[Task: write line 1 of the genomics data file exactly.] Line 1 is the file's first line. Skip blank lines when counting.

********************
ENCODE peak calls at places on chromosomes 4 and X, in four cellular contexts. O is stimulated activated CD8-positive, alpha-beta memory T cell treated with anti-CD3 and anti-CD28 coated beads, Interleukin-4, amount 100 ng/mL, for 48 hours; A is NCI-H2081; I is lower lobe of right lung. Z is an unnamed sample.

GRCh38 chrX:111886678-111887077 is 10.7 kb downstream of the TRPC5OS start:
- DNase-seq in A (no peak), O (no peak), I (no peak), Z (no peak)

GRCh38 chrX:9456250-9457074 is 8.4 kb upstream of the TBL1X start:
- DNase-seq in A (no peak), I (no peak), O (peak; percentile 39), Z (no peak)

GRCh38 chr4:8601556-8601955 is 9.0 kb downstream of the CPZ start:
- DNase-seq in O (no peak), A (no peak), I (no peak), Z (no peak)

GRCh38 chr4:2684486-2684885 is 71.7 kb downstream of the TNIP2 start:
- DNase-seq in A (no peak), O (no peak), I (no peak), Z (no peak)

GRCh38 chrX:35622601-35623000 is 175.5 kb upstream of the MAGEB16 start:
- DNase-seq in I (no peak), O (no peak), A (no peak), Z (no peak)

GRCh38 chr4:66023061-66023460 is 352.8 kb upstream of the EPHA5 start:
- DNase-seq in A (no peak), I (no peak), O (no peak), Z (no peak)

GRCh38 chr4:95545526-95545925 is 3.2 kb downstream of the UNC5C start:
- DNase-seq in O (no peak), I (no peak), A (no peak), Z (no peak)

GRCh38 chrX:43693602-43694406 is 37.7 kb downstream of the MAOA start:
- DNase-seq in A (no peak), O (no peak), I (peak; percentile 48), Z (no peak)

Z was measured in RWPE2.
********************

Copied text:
ENCODE peak calls at places on chromosomes 4 and X, in four cellular contexts. O is stimulated activated CD8-positive, alpha-beta memory T cell treated with anti-CD3 and anti-CD28 coated beads, Interleukin-4, amount 100 ng/mL, for 48 hours; A is NCI-H2081; I is lower lobe of right lung. Z is an unnamed sample.